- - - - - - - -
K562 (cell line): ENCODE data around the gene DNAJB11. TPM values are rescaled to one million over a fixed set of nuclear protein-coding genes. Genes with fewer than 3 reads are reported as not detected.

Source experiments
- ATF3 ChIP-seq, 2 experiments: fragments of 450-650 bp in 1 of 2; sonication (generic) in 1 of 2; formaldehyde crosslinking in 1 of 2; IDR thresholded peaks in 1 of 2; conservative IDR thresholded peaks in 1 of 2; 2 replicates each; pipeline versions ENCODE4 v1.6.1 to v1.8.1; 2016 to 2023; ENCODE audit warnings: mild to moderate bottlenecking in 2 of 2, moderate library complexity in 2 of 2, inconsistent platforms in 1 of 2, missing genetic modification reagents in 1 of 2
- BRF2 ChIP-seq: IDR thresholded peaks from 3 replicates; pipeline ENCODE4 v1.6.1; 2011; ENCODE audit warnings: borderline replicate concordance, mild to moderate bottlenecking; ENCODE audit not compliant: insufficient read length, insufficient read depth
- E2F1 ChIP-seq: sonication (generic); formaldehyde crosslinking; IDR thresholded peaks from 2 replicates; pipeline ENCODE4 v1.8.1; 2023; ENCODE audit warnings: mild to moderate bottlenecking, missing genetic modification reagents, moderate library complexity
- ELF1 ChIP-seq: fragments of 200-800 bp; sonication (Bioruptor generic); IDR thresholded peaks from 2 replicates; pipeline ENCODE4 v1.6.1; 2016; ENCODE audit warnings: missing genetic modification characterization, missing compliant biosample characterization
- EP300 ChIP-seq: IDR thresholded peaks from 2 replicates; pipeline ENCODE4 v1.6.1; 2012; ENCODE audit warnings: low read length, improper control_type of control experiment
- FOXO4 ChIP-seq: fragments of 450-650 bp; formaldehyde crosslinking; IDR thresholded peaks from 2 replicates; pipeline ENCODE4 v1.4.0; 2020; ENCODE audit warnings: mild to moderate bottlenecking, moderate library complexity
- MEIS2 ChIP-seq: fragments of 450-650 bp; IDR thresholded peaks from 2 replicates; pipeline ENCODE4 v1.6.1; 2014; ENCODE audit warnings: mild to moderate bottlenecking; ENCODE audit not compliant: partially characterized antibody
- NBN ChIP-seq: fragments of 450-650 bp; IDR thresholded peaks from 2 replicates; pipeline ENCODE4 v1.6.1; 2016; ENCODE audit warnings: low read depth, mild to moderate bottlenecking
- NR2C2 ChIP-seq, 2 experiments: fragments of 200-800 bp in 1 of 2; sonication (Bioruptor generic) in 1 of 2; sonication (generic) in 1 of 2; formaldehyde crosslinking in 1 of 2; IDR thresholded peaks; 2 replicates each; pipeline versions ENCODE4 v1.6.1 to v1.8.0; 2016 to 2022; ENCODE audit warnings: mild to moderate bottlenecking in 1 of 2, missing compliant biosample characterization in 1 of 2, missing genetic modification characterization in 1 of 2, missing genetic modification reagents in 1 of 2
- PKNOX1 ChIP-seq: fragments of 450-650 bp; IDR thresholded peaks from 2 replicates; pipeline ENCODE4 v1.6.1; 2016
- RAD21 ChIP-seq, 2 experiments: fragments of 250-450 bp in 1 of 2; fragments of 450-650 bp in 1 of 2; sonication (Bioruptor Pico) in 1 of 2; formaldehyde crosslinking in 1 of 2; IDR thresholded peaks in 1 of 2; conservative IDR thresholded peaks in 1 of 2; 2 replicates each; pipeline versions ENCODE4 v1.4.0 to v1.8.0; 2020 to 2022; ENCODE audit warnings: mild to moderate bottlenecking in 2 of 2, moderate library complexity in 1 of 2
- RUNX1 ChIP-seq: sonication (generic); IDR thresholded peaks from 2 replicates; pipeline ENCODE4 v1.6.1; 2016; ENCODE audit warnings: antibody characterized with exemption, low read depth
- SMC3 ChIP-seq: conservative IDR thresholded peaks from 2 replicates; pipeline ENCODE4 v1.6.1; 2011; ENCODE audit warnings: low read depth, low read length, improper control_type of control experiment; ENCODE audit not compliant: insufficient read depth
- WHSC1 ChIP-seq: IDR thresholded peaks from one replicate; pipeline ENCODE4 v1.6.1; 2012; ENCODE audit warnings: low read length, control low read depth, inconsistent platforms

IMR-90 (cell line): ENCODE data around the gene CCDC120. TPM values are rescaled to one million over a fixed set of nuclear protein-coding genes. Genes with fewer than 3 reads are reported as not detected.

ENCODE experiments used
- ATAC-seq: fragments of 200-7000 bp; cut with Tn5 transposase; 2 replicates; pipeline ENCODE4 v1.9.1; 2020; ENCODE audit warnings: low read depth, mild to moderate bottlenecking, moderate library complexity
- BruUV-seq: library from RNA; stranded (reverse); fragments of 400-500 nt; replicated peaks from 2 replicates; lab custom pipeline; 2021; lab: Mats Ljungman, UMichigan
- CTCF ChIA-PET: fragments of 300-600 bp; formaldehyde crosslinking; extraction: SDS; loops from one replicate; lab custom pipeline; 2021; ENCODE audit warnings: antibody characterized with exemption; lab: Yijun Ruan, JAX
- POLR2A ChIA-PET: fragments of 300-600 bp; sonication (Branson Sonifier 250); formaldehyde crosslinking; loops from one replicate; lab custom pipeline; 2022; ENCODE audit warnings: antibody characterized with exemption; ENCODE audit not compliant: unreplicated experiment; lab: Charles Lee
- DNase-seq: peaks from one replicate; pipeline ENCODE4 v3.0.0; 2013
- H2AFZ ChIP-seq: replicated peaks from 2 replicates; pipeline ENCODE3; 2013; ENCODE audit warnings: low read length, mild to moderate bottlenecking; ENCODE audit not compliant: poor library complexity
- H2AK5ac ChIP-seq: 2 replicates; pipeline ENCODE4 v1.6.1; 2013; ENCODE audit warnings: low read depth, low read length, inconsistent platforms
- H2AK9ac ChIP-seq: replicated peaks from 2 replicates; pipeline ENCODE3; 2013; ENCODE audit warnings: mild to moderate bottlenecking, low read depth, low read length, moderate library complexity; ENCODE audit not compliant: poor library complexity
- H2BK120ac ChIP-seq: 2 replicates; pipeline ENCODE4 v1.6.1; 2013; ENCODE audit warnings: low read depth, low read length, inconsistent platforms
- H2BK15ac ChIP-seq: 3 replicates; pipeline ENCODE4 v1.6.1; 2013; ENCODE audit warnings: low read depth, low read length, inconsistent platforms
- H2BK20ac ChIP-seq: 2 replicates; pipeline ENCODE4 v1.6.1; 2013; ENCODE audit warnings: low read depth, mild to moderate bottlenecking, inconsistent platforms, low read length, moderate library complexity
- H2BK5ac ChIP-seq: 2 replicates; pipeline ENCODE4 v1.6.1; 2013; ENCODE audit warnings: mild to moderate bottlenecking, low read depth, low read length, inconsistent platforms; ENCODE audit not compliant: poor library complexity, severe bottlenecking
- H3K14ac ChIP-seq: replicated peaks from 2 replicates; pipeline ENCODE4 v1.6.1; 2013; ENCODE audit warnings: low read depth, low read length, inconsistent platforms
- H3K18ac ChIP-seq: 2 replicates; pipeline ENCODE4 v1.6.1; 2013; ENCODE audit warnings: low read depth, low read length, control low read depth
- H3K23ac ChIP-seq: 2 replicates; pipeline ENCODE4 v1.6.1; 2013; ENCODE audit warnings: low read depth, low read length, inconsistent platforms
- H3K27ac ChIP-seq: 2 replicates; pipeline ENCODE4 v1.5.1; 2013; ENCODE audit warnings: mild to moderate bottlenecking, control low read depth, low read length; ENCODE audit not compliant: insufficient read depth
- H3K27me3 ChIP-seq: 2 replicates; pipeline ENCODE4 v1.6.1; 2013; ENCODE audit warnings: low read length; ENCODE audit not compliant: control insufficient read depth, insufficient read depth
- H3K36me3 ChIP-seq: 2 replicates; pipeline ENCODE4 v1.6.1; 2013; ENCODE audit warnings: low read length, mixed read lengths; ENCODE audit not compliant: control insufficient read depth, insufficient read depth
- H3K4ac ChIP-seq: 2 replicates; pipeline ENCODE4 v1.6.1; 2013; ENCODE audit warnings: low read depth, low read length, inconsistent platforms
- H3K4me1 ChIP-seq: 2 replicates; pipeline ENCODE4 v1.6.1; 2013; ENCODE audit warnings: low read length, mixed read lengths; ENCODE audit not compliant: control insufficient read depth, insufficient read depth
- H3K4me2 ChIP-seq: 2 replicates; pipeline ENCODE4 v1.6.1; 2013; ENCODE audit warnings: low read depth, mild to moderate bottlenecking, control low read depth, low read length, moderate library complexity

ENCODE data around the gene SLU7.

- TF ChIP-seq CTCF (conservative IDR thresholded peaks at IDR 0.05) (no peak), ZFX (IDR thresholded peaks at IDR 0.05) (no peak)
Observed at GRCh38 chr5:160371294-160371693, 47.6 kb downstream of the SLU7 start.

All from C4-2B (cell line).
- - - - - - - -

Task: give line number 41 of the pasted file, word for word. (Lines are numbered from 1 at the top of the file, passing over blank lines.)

- TF ChIP-seq CTCF (conservative IDR thresholded peaks at IDR 0.05) (no peak), ZFX (IDR thresholded peaks at IDR 0.05) (no peak)